This is because Amy and Joney have joined forces with Richard, owner of The Mighty Miniature Bookspace, who owned the stall next to Cox & Baloney at Woolies. So close did the neighbours become that when Cox & Baloney decided to head to pastures new, they bought Richard and his mighty collection of pre-loved annuals and Penguin Classics along to their new store. Richard rents the space and says of the venture; “lots of bookstores have closed recently and you need to find new ways to make it work. At Woolies people just didn’t seem to be interested but here in the the last week people have been popping in, wanting to know what’s going on. Our collaboration seemed natural as our styles fit well together”

This collaboration is a canny move as the shop is no longer just a place to browse the rails but now acts as a meeting place, a library and chance to have a cuppa and cake. And plans don’t stop there. Joney let slip that before long they plan to open the back room in the basement and fill it with sewing machines “to rent out for an hour to encourage people to customise their own clothes”. This little workshop will no doubt prove to be a hive of creativity and will be yet another string to Cox & Baloney’s very full bow.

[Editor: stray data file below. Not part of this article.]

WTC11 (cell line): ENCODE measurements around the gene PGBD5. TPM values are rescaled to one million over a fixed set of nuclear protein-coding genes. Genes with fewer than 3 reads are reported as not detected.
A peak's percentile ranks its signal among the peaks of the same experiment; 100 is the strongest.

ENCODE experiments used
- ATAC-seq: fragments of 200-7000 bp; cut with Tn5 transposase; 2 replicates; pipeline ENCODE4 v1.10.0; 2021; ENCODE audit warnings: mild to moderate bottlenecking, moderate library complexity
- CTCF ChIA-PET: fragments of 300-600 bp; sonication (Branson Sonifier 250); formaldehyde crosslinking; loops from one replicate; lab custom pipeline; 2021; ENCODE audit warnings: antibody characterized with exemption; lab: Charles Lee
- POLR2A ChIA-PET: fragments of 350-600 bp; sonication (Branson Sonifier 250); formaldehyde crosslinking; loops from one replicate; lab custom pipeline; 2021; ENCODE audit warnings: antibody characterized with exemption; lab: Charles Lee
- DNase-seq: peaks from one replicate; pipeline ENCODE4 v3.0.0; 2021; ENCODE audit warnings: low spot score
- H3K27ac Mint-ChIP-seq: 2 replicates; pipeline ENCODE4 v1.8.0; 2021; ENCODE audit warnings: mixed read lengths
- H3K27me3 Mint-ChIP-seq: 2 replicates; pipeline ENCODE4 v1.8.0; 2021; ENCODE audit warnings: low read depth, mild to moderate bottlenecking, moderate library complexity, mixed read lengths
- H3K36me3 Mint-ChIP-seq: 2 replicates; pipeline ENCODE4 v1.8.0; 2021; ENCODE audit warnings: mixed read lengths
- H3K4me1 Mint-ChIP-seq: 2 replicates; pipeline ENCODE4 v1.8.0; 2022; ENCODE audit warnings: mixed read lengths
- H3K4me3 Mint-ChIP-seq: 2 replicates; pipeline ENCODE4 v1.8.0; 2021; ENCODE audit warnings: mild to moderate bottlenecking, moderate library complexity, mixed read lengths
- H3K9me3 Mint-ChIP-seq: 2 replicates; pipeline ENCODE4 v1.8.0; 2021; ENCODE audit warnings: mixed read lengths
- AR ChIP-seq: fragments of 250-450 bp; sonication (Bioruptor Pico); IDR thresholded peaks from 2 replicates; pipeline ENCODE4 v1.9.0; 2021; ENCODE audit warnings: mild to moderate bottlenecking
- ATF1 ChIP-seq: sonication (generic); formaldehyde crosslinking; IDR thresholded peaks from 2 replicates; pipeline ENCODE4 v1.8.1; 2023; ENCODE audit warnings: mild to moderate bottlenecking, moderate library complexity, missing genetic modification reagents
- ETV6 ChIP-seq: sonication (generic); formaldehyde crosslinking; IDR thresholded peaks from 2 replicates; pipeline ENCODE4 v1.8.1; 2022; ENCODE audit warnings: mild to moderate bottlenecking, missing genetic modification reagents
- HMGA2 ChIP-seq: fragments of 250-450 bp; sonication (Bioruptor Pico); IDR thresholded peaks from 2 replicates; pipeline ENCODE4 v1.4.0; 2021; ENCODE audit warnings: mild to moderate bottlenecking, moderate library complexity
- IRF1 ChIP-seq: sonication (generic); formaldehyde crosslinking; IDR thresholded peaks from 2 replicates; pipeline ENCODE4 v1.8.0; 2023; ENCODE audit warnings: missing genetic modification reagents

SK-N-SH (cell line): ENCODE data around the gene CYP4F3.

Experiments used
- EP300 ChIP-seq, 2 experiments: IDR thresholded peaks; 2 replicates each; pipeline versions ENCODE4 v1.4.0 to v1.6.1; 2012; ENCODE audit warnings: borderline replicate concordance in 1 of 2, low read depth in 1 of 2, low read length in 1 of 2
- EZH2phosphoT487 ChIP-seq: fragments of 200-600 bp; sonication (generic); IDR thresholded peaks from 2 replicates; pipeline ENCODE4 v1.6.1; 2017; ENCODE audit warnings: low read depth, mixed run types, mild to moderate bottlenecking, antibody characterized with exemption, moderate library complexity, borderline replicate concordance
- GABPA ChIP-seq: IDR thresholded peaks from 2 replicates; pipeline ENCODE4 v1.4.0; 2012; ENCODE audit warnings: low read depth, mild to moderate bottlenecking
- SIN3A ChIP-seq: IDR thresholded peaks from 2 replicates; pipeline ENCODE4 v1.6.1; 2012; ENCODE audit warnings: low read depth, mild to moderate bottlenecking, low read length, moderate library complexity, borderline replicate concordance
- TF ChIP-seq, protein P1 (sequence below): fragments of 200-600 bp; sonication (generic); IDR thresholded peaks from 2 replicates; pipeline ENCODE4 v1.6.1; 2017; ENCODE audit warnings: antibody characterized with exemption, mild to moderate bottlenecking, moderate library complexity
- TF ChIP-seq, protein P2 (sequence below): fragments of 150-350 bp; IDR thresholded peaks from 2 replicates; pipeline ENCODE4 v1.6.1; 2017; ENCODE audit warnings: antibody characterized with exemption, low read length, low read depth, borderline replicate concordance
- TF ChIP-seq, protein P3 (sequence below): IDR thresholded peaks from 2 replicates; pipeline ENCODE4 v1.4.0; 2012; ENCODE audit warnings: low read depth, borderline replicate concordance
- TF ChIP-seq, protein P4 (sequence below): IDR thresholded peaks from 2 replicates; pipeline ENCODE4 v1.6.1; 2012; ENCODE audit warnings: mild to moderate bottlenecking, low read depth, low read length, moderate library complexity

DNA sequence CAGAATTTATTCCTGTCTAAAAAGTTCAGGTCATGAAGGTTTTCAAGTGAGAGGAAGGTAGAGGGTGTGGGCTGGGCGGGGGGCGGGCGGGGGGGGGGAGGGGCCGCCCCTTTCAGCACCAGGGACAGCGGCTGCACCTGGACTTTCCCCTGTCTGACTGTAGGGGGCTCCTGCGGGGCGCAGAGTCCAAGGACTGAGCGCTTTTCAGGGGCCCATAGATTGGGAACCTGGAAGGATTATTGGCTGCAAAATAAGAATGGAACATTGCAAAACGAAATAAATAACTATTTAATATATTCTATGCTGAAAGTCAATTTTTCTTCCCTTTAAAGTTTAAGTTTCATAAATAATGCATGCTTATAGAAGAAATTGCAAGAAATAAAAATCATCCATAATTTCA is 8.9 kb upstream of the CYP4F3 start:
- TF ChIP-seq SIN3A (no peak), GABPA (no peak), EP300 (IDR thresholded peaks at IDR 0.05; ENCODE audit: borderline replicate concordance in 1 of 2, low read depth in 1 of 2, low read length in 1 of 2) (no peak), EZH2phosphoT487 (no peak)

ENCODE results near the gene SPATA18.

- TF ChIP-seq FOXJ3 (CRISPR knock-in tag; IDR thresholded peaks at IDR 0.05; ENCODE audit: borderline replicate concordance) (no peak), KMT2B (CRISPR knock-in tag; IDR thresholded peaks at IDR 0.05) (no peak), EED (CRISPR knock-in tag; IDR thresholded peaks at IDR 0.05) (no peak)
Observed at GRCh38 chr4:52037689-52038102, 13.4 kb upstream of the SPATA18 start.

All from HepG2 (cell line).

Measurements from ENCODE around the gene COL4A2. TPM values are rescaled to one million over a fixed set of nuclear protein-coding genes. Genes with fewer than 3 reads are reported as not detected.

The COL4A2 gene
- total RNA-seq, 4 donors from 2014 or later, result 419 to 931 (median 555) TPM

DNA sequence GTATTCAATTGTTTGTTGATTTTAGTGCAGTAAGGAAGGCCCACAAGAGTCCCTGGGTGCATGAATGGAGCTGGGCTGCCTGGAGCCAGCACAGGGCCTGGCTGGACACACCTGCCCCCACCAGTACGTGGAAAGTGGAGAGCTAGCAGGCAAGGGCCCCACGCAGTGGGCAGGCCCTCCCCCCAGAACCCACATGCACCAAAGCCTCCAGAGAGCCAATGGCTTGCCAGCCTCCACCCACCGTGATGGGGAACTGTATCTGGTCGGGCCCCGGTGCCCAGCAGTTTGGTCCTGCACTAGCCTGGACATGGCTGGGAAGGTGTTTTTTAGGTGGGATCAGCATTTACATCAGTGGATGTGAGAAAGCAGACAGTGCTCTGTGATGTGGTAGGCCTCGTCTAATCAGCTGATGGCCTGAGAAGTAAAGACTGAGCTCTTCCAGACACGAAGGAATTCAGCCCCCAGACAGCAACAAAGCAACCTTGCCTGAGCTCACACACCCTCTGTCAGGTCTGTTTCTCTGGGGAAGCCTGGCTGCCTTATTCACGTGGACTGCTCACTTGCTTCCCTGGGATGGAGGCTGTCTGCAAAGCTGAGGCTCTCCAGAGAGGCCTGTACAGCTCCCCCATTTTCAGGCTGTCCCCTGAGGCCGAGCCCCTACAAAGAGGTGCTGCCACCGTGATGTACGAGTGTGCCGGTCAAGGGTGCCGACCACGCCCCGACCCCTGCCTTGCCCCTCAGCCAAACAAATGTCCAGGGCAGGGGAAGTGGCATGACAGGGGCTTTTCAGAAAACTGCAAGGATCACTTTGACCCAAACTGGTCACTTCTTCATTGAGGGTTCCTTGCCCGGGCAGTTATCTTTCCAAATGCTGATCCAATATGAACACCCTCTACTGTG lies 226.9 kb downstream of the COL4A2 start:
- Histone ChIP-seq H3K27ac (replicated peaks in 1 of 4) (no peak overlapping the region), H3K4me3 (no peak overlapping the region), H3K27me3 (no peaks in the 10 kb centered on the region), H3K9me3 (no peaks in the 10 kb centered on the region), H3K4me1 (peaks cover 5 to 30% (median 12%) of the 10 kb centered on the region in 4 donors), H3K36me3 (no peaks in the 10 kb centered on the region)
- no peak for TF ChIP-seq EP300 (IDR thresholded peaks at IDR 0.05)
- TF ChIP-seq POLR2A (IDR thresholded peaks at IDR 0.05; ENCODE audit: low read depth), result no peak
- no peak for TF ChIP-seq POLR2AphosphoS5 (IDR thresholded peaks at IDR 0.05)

The clothing still takes pride of place at the back of the store and has a quirky, girlie feel reminiscent of the old stall while the basement houses the menswear and feels like a study or den – with old leather trunks, rails of tweed jackets and 70s suits.

Currently only open on Saturdays the girls hope to have the shop up and running three or four days a week in the near future. I can’t wait to see this boutique progress and be sure to look out for updates from Ship-Shape, and at the Cox & Baloney Facebook page here.

Cox & Baloney front of shop

The front of the store is perfect for a spot of tea, a spot of reading or a slice of cake

vintage china Cox & Baloney

A huge dresser showcases vintage crockery, cake stands and fabrics at the back of the store

gorgeous accessories Cox & Baloney

I want that one... some great accessories and a stunning 50s prom skirt are on my wish list

Why have Ikea book shelves when you can have typewriters and wooden creates instead?

A selection of jewellery and vintage crockery courtesy of Bristol Vintage

A selection of jewellery and vintage crockery courtesy of Bristol Vintage

cox and baloney menswear

Men are not left out with their own den downstairs, complete with deck shoes and old annuals